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Migratory birds being wiped out by human landscape modifications

The researchers identified 16 human-induced threats to migratory birds.

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By Mark Waghorn via SWNS

Migratory birds are being wiped out by human modification of the landscape over recent decades, according to new research.

They are suffering huge declines through the building of infrastructure - from roads to wind turbines.

Our feathered friends are also killed by hunters and manmade climate change, say scientists.

The University of East Anglia team found populations have been greatest hit among species that visit areas with more buildings, power lines - and people.

Co author Dr. Claire Buchan, from the School of Biological Sciences, said: "We found human modification of the landscape in the birds' distribution ranges in Europe, Africa and Western Asia is associated with declining numbers of over 100 Afro-Eurasian migratory birds.

"When we talk about modification of the landscape, we mean things like roads, buildings, powerlines, wind turbines - anything that isn't naturally there.

“One of the biggest impacts seems to be caused by things that would kill a bird outright, for example flying into a wind turbine, a building, being electrocuted on a powerline, hit by a vehicle or hunted.

"We found that exposure to these human-induced ‘direct mortality’ threats in the birds' wintering ranges are reflected in population decreases in breeding birds."

It is hoped the study in Global Ecology and Biogeography will help inform how best to target conservation efforts.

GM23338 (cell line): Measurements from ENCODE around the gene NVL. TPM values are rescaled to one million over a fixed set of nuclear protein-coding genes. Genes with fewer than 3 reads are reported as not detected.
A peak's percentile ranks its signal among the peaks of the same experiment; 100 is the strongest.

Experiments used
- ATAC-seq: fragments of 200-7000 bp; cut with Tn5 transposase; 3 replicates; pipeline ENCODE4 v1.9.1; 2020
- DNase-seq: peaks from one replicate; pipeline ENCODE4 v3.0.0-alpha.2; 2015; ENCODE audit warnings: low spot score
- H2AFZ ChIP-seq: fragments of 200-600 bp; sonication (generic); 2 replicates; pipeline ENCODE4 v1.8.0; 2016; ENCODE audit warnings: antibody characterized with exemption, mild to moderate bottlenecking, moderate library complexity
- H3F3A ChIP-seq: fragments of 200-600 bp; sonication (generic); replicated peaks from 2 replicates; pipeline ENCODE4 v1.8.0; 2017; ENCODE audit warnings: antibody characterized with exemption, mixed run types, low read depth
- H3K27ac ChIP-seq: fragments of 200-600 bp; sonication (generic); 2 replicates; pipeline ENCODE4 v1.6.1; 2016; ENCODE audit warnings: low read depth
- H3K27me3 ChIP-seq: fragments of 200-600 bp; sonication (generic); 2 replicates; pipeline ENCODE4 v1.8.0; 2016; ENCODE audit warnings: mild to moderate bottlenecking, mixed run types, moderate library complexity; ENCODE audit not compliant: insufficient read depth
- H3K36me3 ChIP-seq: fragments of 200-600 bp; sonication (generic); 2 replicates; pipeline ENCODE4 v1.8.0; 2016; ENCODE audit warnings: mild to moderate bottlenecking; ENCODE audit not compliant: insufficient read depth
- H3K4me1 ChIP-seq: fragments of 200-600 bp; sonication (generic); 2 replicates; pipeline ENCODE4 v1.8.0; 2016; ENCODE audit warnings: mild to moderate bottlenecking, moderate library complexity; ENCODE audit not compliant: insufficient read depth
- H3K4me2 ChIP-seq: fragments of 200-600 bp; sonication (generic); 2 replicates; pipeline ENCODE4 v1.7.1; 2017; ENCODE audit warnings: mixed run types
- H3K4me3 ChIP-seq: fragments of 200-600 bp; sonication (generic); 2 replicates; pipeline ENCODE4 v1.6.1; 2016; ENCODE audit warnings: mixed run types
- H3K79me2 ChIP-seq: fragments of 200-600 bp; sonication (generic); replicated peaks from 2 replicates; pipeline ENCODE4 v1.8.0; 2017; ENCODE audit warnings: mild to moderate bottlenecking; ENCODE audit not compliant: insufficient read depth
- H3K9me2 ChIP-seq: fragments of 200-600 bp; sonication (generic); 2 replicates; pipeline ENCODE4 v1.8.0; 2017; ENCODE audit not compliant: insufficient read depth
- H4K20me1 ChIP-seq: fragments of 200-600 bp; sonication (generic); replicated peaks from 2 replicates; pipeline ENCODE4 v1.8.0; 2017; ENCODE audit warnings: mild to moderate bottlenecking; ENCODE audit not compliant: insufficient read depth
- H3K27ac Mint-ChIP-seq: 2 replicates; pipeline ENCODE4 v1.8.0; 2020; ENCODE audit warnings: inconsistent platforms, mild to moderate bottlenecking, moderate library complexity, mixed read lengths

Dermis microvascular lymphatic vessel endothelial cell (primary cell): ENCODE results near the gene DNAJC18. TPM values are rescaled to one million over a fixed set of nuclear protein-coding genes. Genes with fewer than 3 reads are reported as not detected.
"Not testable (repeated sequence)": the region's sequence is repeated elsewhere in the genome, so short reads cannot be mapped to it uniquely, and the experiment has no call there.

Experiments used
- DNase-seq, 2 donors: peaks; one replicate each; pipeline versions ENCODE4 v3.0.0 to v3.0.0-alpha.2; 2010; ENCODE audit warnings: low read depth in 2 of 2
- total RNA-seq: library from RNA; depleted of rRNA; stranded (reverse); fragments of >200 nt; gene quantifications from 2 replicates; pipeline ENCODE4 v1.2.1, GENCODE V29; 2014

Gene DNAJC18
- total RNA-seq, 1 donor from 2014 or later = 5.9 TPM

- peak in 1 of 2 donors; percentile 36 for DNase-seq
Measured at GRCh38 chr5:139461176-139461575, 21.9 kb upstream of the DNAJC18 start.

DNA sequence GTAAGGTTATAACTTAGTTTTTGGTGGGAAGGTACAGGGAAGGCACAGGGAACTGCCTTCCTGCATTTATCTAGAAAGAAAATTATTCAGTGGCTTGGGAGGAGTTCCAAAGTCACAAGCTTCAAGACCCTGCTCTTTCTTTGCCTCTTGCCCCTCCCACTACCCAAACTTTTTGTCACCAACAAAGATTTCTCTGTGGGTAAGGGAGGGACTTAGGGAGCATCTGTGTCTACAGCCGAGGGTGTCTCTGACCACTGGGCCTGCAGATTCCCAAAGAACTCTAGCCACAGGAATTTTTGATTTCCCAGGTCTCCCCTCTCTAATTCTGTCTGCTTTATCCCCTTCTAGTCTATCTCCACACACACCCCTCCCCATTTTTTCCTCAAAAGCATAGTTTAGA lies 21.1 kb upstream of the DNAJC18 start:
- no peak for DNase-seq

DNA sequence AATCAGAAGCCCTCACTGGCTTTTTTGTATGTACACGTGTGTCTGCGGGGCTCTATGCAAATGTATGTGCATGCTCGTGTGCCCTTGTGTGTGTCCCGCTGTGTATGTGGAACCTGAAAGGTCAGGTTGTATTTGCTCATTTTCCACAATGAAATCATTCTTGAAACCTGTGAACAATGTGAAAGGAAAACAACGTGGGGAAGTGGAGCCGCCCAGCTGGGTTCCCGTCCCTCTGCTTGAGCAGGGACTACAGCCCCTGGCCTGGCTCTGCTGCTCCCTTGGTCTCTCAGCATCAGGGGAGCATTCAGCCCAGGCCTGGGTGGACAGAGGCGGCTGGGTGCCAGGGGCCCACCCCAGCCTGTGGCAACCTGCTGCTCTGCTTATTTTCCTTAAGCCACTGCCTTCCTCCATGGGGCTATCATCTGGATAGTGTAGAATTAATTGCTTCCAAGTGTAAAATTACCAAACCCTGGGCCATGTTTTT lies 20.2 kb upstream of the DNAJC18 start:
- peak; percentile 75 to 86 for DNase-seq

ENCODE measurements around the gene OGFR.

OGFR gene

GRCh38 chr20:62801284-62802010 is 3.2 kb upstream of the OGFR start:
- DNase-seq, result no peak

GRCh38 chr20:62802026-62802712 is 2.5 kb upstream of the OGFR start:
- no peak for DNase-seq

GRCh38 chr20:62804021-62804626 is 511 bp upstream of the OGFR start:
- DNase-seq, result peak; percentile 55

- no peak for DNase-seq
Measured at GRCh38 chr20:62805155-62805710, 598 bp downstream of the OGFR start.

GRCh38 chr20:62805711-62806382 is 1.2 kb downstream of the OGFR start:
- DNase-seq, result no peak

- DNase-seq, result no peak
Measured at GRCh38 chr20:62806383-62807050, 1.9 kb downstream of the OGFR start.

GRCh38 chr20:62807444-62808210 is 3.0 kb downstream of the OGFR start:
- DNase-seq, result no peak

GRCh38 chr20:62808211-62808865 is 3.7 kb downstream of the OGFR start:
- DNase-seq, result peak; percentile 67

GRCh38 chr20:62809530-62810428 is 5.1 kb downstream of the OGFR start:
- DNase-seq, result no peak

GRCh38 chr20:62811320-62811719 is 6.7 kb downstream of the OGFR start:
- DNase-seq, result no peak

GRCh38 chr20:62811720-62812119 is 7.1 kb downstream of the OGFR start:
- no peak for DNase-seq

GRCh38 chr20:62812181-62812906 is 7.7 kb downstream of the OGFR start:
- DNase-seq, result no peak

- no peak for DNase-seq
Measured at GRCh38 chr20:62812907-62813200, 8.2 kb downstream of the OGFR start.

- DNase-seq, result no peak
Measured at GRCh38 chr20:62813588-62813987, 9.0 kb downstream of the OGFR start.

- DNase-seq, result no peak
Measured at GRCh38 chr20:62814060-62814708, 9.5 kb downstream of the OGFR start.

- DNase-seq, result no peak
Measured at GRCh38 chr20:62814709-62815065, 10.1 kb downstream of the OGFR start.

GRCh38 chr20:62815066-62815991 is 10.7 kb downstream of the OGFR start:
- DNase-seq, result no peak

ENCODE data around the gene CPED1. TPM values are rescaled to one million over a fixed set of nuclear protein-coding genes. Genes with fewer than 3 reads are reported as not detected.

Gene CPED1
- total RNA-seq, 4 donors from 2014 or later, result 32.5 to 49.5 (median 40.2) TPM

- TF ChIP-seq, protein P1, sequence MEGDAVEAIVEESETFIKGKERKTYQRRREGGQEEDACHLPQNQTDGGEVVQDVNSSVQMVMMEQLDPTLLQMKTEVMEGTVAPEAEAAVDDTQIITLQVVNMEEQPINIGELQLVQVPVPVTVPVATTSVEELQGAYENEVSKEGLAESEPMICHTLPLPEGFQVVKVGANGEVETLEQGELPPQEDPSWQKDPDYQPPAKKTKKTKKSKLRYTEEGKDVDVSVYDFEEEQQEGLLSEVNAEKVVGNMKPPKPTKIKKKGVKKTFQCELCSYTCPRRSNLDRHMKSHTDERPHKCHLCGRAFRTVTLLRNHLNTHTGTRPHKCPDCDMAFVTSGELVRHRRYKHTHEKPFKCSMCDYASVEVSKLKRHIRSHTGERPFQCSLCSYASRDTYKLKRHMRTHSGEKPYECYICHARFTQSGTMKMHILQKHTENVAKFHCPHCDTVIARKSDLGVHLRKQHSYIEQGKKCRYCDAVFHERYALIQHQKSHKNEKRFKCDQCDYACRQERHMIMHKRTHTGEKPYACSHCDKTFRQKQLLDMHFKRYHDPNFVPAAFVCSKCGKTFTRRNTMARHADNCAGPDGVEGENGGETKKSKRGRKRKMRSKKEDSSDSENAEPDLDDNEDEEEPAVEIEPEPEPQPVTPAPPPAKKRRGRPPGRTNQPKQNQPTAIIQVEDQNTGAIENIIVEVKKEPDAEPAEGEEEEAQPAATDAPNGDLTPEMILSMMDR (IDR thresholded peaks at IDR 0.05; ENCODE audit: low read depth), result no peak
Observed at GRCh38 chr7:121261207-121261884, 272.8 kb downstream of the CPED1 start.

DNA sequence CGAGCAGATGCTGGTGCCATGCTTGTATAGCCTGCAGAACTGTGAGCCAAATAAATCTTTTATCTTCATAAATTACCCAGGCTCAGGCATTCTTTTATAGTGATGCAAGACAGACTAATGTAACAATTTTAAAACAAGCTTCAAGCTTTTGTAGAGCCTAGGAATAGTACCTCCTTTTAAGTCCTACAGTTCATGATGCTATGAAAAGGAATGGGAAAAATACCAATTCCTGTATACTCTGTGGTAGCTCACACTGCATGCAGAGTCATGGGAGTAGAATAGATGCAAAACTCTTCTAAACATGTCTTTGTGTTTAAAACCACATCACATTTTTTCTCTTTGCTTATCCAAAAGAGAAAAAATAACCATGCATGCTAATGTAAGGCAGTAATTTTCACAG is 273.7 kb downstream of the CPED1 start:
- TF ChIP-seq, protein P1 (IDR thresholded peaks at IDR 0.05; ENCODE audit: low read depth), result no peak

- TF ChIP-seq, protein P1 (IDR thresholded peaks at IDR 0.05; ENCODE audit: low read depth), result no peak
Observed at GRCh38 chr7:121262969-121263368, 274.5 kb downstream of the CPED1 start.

Lead author D.r James Gilroy, of the School of Environmental Sciences, said: "We know migratory birds are in greater decline than non-migratory species, but it’s not clear why.

“We wanted to find out where in their life cycles these migratory species are most exposed to human impacts."

Habitat degradation and global warming have also played a part in fueling the phenomenon.

The researchers identified 16 human-induced threats to migratory birds, including disturbance and collisions, conversion of land and climate change.

Advances in satellite imagery enabled them to be mapped across Europe, Africa and Western Asia.

Gilroy and colleagues also created the first global chart of its kind detailing hunting pressures.

It featured a total of 103 species including many rapidly declining species like the Turtle Dove and the Common Cuckoo.

The team calculated 'threat scores' for factors such as habitat loss and climate change, across breeding and non-breeding locations.

They then explored the relationships with population trends calculated from 1985 to 2018 by the Pan-European Common Bird Monitoring Scheme (PECBMS).

Co author Dr. Aldina Franco, also from the School of Environmental Sciences, added: "Our findings are important because we need to understand where declining species are being most impacted by humans across their seasonal migrations.

"Pinpointing where birds are most exposed to these threats could help us target conservation actions."

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